Holy Land Kickstarter Press Release


The Oil is Made by Israeli Settlers and Palestinians in the West Bank
Director, Inspired by Corleone Family, Gives New Meaning to “In the Can”
Kickstarter page: http://www.kickstarter.com/projects/petercohn/holy-land-a-documentary-film-about-the-west-bank

New York , Feb. 26 — Filmmakers often go to extremes to find funding.   There was the French auteur who threatened to hack off  a finger with a chainsaw.  A young American indie who sold his blood on skid row.   And now a New York documentary maker has devised a new, unconventional financing method:  he has become an olive oil importer.

Director/producer Peter Cohn spent one year shooting his film, “Holy Land,”  in the West Bank, following three Israelis and three Palestinians from across the political spectrum.   With filming completed, Cohn ran out of money, and like many filmmakers, he has turned to crowd funding platform Kickstarter to raise the rest of his budget.

Cohn hopes the secret to a successful campaign will be a politically symbolic olive oil, an oil that in many ways reflects the open-minded spirit of the film.  “Heaven’s Field” olive oil comes from a small West  Bank farm tended by both Israeli settlers and Palestinians, located in a part of the West Bank where there has been a cycle of violent attacks involving the two communities.

“Holy Land” also brings together the separate world of Israelis and Palestinians.  The film’s six subjects come from across the political and religious spectrum:  a leader of Hamas, an Orthodox Israeli settler, a young Palestinian media activist, a leader of Peace Now, a progressive Palestinian mayor and an unconventional Rabbi.  “I wanted to go deep into what’s happening in the West Bank today,” Cohn says.  “And to do that, I believe that you have to show all sides of the story.”

Cohn is offering the 100% organic, cold pressed olive as one of his Kickstarter backer rewards.   The campaign launches Feb. 26., and Cohn is seeking a minimum of $20,000 to pay for an editor and other postproduction costs.

Cohn wants to complete “Holy Land”  by the end of the year, in part to capture new interest in films about the Arab-Israeli conflict.   Two of the five films nominated for best feature documentary in this year’s Academy Awards relate to the Israeli occupation of the West Bank (“Five Broken Cameras” and “The Gatekeepers.” )  “These are two brilliant, powerful films,” Cohn says.  “I hope that my film can fill in some of the major blanks by depicting what is going on across the West Bank, right now, on both sides.”

The Olive Oil: “The Heart of the Conflict is the Heart of the Solution”

The “Heaven’s Field” farm is in a spring-fed valley in the Gush Etzion area, close to Bethlehem and not far from Jerusalem.  The Heaven’s Field group hopes to become self-supporting by selling organic vegetables in local markets, and to become a force for peace by hosting dialog groups and simply by power of example (their motto is: “Heart of the Conflict.   Heart of the Solution.” )  They pursue their peace-seeking effort even in the face of scorn from some members of their own communities.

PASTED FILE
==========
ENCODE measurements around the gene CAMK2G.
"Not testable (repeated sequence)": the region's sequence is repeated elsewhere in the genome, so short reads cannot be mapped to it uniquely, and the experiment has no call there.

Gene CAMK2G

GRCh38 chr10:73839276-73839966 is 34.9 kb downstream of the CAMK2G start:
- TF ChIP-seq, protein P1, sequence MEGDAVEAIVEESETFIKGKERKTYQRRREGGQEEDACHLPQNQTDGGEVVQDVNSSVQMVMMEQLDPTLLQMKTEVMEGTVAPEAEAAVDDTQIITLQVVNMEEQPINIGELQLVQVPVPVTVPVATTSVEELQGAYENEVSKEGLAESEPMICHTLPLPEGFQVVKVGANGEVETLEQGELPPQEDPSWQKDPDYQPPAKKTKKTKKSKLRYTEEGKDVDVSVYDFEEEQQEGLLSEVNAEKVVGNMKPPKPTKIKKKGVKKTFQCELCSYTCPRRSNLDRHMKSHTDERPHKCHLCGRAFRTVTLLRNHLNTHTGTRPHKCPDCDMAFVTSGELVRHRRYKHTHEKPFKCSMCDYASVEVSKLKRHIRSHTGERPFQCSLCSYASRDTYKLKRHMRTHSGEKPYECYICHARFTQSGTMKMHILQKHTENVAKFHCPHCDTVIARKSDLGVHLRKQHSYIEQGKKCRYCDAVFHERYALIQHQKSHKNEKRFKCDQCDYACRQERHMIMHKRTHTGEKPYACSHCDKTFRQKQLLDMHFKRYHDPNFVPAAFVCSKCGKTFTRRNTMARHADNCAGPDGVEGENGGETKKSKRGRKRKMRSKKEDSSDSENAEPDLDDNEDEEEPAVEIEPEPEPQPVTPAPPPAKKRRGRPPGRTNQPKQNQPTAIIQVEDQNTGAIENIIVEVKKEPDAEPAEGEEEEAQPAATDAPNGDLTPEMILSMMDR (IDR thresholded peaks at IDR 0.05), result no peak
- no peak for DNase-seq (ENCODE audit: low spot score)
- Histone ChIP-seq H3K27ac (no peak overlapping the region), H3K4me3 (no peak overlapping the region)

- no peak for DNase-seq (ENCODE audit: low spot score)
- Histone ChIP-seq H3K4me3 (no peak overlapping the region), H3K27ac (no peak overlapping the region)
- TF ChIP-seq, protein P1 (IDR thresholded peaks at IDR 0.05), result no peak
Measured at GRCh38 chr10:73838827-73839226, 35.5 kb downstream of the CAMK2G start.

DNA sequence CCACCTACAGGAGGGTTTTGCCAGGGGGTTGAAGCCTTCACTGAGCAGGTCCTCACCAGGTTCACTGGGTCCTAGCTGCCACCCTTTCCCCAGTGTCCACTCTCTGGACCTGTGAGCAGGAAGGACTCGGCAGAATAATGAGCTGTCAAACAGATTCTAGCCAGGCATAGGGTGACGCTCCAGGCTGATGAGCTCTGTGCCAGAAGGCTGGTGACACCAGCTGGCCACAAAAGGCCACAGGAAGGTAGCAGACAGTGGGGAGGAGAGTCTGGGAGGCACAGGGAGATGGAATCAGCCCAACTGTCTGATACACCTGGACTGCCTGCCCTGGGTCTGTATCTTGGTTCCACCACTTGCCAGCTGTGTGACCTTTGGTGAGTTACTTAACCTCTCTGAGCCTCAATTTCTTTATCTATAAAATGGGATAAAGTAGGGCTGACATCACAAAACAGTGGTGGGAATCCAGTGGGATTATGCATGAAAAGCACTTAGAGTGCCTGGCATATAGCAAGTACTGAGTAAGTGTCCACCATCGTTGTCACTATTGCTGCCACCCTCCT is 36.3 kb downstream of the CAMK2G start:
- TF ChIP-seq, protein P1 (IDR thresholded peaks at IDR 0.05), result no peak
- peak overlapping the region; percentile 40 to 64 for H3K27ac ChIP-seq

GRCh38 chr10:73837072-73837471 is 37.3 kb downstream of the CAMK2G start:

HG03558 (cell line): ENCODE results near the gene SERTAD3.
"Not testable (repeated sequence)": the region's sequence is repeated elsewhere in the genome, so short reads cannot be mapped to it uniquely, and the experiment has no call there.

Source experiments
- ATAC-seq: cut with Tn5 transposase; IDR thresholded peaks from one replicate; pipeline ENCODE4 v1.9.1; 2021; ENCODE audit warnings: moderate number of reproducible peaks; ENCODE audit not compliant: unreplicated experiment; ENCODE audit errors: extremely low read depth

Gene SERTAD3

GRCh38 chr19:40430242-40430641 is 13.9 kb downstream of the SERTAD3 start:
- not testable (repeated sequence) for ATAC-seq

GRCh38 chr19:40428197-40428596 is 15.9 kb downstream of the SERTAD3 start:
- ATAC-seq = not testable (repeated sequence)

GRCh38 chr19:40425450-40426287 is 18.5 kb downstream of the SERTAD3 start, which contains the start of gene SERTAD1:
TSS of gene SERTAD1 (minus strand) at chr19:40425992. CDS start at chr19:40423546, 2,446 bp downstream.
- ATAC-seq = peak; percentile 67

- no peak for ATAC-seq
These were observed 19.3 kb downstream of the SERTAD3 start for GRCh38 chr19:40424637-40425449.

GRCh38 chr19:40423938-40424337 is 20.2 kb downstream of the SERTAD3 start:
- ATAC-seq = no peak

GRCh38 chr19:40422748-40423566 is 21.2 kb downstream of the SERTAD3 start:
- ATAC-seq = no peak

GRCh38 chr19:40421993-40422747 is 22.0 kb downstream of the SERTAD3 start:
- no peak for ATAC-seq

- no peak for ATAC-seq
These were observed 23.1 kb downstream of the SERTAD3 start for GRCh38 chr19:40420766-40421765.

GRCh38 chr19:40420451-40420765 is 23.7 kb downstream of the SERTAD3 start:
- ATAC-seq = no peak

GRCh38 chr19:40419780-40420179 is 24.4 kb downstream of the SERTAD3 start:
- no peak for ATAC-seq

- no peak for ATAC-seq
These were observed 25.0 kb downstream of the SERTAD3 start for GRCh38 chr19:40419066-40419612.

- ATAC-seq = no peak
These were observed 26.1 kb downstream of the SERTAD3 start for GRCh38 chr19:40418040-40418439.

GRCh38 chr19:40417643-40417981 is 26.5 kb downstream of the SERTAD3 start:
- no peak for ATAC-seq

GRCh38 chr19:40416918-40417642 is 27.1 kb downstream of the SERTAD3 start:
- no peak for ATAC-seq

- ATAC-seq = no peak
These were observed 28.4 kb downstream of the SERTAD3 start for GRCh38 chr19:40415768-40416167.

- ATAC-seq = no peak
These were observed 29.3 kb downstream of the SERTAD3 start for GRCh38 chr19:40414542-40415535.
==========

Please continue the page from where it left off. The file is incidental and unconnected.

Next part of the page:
The organizers were inspired by Rabbi Menachem Froman, from the nearby settlement of Tekoa, who is also the inspiration for the farm’s sponsoring network Eretz Shalom (Land of Peace).    Froman, a founder of the post-1967 settler movement, was at one time the chief rabbi of Tekoa, and was also the rabbi of the Knesset.   He went on the become well known for his public peace initiatives with Yasser Arafat and leaders of Hamas.   Froman is one of the main subjects of “Holy Land.”

Critics of the Israeli occupation have called for a boycott of all products produced in the settlements, which has Cohn fretting that he may run into charges that his Kickstarter reward is politically incorrect.  “You never know, but I can’t imagine that anyone could object to a product made by brave people who are so truly committed to the idea of peace, settlers or not,” Cohn says.

More About the production

Cohn worked with a team of Palestinian, Israeli and American producers and directors of photography.  “My goal was to remain non-partisan, with an emphasis on finding strong, active subjects who were engaged at some level in the great struggles of the West Bank,” Cohn says.  “I know it’s impossible to find a perfectly ‘representative’ selection of characters or to be ‘objective,’ but we tried our best.”

About the Filmmaker

Cohn has faced similar financial challenges before.   “Holy Land” is his fourth independent film.  If he’s able to successfully complete post production by the end of 2013, Cohn hopes that the film will have a broadcast on a cable network or PBS, to be followed by an outreach campaign to community groups, universities and schools.  He has successfully followed a similar strategy with his previous films, including the highly regarded dramatic feature “Drunks.”   His two previous social issue documentaries are  “Golden Venture,” one about Chinese immigrants to the US, and “Power and Control: Domestic Violence in America,” about gender violence.

To find out more about “Holy Land” on the web: www.holylandfilm.com